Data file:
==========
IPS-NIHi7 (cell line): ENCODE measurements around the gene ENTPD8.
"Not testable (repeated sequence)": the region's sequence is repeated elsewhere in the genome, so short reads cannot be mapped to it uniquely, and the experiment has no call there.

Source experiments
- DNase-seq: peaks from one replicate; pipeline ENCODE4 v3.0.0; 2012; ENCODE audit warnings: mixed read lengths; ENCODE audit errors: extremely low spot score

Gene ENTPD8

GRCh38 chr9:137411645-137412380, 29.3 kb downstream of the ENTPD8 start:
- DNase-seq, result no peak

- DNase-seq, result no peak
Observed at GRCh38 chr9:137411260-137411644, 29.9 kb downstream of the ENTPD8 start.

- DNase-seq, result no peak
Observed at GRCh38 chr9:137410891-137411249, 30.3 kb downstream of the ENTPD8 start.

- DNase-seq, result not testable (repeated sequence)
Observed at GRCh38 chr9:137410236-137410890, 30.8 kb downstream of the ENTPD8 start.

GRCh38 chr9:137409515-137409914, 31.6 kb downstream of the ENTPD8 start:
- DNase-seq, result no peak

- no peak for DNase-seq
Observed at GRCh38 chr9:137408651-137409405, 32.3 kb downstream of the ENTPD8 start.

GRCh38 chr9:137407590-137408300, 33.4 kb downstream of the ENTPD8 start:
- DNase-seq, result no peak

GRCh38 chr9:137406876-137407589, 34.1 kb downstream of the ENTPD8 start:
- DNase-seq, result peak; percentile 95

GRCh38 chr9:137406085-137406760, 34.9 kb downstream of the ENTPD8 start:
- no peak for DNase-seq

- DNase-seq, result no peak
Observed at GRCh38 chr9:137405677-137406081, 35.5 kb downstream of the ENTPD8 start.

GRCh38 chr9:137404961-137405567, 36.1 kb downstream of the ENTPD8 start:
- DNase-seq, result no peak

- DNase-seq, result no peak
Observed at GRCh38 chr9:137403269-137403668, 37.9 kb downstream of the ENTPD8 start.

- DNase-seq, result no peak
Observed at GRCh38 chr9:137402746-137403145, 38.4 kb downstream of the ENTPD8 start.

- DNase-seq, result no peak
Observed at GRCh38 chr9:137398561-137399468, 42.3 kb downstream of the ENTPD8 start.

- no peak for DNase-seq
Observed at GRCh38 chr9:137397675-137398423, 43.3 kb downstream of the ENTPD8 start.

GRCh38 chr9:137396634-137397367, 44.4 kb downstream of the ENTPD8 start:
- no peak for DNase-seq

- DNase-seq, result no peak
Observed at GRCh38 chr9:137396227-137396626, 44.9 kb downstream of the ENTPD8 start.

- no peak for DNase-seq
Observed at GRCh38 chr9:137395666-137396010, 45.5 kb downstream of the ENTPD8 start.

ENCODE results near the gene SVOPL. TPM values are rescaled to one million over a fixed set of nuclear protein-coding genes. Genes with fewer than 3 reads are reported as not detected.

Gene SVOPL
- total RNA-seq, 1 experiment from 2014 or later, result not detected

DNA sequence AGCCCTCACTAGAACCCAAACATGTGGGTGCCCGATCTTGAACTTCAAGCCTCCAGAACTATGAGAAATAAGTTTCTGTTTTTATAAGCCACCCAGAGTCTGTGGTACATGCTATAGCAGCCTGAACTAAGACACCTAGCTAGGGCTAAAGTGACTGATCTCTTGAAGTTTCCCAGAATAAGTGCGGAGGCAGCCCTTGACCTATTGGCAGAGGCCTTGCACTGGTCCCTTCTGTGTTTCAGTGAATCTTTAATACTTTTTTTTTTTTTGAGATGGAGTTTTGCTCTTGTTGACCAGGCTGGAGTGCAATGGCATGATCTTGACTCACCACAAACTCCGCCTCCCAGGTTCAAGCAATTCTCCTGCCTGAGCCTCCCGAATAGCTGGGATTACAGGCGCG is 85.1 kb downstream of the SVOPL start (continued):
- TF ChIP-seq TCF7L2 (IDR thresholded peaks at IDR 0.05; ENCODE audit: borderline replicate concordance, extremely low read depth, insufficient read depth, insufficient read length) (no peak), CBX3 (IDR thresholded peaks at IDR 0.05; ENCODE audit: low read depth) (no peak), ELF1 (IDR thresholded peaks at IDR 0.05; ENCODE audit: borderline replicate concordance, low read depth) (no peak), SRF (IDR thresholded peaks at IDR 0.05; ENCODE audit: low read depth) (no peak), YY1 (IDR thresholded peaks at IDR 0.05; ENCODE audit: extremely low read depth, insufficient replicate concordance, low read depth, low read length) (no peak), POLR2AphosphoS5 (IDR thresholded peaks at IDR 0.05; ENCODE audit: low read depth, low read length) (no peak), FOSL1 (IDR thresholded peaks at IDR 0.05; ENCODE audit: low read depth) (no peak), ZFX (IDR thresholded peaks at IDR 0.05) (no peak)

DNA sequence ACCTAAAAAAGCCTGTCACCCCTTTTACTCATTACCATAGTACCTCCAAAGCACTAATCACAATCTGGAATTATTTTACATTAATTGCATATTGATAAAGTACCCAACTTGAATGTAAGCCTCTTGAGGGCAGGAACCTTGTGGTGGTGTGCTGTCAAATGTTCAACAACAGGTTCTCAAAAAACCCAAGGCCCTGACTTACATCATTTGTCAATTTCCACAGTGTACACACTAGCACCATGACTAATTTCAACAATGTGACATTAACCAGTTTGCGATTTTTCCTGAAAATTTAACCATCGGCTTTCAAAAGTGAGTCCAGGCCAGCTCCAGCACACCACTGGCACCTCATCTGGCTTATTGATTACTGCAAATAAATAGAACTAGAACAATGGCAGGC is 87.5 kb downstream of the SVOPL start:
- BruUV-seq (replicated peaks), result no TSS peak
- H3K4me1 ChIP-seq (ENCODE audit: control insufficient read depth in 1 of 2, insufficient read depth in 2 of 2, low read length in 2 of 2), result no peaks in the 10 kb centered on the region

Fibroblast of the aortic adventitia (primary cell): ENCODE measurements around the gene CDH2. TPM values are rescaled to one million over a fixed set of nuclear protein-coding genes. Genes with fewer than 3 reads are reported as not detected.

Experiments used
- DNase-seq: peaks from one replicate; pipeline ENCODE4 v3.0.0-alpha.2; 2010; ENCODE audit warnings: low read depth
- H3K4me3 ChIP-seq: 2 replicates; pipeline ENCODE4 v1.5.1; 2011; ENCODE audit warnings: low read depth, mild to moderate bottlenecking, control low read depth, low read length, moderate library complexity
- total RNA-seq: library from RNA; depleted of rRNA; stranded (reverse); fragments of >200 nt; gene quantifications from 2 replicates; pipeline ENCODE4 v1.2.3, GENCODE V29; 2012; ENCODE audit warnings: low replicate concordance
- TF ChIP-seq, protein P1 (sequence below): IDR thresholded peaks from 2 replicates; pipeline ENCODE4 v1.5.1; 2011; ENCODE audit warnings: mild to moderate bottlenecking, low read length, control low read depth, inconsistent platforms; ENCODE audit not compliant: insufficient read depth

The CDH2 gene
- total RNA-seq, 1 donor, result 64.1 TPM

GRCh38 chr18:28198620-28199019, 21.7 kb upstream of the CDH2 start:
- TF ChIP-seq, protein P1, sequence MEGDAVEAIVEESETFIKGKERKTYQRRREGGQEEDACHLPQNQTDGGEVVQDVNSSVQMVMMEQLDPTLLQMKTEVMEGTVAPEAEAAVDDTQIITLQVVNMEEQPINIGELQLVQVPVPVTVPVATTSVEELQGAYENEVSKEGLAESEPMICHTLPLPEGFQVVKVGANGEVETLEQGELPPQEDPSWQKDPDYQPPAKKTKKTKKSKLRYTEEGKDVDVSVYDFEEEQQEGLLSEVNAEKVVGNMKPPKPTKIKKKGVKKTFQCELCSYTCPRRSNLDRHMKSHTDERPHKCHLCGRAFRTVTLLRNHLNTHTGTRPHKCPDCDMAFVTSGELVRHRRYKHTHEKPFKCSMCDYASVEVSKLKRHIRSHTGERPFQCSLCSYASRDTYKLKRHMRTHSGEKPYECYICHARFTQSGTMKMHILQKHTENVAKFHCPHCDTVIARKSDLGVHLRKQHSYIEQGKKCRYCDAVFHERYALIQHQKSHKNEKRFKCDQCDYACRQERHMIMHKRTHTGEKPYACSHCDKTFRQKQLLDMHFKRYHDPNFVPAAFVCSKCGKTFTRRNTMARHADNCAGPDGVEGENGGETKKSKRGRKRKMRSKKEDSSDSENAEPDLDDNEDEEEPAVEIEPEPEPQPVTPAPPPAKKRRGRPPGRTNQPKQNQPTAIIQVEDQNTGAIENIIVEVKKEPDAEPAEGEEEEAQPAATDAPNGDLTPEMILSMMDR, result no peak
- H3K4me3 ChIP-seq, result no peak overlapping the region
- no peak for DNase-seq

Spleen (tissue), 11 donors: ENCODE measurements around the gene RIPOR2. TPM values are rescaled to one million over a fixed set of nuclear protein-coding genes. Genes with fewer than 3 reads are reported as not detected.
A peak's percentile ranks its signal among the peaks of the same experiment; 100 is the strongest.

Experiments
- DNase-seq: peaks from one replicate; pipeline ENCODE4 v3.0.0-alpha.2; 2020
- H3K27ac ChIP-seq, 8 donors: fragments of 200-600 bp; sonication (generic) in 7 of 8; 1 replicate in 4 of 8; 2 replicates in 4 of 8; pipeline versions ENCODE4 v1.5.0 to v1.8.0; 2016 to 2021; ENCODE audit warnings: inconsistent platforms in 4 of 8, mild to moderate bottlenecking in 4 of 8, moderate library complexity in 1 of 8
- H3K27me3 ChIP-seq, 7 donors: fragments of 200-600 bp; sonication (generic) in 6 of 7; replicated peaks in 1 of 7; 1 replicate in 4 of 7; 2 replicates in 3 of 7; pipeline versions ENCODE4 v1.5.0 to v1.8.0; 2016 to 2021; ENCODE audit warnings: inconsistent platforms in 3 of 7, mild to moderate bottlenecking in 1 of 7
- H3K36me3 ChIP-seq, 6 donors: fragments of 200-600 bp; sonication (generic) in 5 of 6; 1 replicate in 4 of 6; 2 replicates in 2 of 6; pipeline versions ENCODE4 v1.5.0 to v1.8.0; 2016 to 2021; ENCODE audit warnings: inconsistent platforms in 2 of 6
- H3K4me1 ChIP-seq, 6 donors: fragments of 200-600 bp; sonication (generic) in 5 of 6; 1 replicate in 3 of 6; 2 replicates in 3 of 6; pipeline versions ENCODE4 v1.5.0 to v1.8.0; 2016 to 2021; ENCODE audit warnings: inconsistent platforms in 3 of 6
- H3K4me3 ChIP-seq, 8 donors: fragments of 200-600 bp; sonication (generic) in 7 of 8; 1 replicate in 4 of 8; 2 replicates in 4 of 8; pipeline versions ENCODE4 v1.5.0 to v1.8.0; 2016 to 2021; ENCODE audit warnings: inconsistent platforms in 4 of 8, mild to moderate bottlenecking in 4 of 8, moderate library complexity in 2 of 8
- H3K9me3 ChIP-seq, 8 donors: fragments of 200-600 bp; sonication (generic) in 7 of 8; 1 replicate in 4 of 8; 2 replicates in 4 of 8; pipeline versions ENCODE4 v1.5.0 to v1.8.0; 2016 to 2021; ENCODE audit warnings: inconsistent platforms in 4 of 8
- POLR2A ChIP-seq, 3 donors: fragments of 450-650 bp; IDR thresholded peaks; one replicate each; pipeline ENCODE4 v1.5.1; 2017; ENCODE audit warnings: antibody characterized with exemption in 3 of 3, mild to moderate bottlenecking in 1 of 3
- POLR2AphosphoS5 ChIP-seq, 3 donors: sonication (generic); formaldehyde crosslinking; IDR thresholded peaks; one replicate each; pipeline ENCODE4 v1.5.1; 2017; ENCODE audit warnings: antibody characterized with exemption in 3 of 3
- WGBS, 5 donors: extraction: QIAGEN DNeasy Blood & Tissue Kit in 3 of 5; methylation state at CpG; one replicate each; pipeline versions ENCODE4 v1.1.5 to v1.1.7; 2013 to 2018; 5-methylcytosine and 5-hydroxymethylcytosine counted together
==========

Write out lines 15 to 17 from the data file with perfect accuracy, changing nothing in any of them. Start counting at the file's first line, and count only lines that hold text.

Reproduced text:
- DNase-seq, result no peak

- no peak for DNase-seq
Observed at GRCh38 chr9:137408651-137409405, 32.3 kb downstream of the ENTPD8 start.